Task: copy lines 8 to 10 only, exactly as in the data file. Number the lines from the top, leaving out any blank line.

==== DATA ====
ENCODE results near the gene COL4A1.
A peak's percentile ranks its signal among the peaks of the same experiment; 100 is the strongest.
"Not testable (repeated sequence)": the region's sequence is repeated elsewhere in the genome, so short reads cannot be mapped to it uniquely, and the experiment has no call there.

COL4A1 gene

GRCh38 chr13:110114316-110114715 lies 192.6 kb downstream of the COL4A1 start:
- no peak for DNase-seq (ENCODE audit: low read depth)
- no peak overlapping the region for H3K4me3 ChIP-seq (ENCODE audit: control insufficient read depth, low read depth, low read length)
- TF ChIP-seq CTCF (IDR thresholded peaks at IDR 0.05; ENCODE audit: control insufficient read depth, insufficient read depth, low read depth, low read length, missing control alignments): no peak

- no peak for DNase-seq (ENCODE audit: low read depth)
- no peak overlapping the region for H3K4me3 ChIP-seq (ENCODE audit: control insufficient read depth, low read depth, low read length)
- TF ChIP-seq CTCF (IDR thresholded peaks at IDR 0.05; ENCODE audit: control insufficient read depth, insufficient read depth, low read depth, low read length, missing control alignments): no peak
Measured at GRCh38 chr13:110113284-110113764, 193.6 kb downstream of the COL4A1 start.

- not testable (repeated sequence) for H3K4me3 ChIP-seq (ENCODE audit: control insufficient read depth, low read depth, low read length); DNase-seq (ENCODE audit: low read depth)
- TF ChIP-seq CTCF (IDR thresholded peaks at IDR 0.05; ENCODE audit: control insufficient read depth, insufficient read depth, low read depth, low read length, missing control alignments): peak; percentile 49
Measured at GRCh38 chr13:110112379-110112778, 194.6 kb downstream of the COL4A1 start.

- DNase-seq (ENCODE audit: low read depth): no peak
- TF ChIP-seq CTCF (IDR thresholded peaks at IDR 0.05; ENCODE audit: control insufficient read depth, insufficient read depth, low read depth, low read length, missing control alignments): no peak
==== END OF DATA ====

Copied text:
- TF ChIP-seq CTCF (IDR thresholded peaks at IDR 0.05; ENCODE audit: control insufficient read depth, insufficient read depth, low read depth, low read length, missing control alignments): no peak

- no peak for DNase-seq (ENCODE audit: low read depth)
- no peak overlapping the region for H3K4me3 ChIP-seq (ENCODE audit: control insufficient read depth, low read depth, low read length)